For example, in the schools we work with:

  • there was a 6% reduction in car use
  • twice as many children cycled regularly as before our intervention

It isn’t just behaviour changes that are important; infrastructure – such as traffic-free paths, new crossings, cycle and scooter storage – is needed to complement it. In 2013, for example, children made 110 million trips on Sustrans’ National Cycle Network, and through our Links to Schools programme we made it easier for pupils to get from their homes and schools to existing local cycle and walking routes.

We know that physical activity is critical for our young people’s health and wellbeing, and active travel is an easy way to incorporate a significant amount of the one hour (or more) a day recommended by the UK nations’ Chief Medical Officers.

Worryingly, round 20% of our school-age children are classified as obese and most aren’t getting even this minimum one hour of activity. Yet a 15- minute walk or cycle ride to school and home again would make up half of that (the average distance of a journey to primary school takes about 20 minutes to walk at a typical pace, and to secondary school about 15 minutes of moderate cycling).

Mental health often improves too. Research shows that even 15 minutes of activity can lead to significant increases in positive moods (and decreases in negative moods) amongst younger children. It can improve their control over anxiety and depression, and multiple studies demonstrate physical activity is positively related to academic performance (Singh et al, 2012 Physical Activity and Performance at School).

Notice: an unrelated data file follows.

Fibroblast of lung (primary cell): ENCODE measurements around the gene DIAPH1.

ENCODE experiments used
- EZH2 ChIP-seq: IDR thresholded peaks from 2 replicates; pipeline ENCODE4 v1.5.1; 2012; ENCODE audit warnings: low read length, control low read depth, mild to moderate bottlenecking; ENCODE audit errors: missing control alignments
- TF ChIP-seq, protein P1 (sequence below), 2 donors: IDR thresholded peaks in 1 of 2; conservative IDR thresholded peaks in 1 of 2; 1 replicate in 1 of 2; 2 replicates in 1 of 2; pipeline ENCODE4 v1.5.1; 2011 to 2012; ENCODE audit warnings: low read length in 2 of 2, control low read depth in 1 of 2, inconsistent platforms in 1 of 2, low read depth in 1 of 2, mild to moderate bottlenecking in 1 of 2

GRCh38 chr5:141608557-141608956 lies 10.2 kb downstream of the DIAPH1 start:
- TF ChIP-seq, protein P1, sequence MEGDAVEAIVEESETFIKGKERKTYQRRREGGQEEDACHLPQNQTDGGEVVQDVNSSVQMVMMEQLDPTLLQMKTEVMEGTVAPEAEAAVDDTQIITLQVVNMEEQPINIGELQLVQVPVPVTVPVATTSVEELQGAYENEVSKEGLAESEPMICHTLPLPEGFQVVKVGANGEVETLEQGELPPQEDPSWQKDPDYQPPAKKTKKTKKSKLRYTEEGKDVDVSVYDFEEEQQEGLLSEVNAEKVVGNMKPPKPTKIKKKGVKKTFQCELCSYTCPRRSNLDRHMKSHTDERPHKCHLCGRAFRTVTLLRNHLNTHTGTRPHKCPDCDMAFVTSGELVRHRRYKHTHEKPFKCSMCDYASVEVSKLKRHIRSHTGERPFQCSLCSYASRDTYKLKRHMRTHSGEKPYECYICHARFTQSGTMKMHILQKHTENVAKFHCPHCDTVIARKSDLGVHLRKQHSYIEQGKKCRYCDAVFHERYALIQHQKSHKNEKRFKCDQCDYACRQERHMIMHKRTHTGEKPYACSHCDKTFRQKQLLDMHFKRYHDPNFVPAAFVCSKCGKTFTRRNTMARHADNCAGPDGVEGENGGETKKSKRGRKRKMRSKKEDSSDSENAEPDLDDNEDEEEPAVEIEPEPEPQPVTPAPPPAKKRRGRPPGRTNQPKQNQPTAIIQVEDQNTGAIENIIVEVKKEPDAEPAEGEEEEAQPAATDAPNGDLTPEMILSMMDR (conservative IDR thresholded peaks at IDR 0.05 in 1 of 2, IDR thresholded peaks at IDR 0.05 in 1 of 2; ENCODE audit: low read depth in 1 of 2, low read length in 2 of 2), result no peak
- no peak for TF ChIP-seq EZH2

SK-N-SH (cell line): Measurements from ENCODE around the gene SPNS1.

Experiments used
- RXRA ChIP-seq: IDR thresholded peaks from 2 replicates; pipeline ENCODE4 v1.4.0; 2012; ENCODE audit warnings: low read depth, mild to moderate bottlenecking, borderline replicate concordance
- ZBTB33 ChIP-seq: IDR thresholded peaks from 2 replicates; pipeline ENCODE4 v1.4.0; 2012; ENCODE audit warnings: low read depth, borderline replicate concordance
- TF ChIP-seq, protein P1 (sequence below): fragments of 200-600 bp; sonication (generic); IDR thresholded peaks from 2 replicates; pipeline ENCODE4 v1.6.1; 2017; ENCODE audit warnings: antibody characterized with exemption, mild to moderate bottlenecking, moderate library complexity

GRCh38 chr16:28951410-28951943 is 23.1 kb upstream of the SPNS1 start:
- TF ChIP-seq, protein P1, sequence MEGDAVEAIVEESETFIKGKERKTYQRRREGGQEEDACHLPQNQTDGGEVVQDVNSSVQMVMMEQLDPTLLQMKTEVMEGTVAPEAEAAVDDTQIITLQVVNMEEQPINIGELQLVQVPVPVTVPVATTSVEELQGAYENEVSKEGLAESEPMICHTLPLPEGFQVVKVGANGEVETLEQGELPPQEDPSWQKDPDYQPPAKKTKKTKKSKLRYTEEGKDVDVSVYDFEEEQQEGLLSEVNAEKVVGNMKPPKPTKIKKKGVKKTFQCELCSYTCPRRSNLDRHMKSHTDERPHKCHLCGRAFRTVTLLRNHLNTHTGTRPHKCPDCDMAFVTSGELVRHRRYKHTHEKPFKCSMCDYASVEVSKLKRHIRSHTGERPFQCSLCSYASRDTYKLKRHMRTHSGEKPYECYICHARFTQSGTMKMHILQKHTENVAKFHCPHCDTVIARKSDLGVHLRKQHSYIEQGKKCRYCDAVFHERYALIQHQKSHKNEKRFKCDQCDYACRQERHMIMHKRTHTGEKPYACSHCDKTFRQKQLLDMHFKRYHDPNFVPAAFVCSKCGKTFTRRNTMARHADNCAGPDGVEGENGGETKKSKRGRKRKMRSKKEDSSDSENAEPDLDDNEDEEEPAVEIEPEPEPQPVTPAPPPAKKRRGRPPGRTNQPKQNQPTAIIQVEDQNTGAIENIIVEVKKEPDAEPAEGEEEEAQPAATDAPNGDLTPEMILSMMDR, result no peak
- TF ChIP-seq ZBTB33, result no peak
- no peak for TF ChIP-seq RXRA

There is a social benefit too. Where Sustrans works, we often see parents and siblings become more active. Research also indicates that children who travel actively to school have wide social networks and are more actively engaged with their community than those who travel by car, whilst independently negotiating the school journey is thought to develop children’s responsibility, decision making, and time- and risk-management skills.

It is not unusual for our officers to find that pupils who were previously difficult to engage take to cycling or scooting with enthusiasm, displaying talents not exhibited in the classroom as they partake in active travel clubs, or even give presentations to the rest of the school. Punctuality often increases when regular breakfast bike clubs or events are organised.

The benefits of active travel are simply too many to convey even in an in-depth article such as this –if you would like to learn more, our ‘Benefits of active travel for young people’ information sheet has everything you need to know, with references for all the research. Just visit the ‘Help yourself’ section of the Sustrans website.

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The full version of this article was first published in NAEE’s journal, Environmental Education (Vol. 107). To read the rest of this article, and ones like it, please join the Association and receive three journals a year.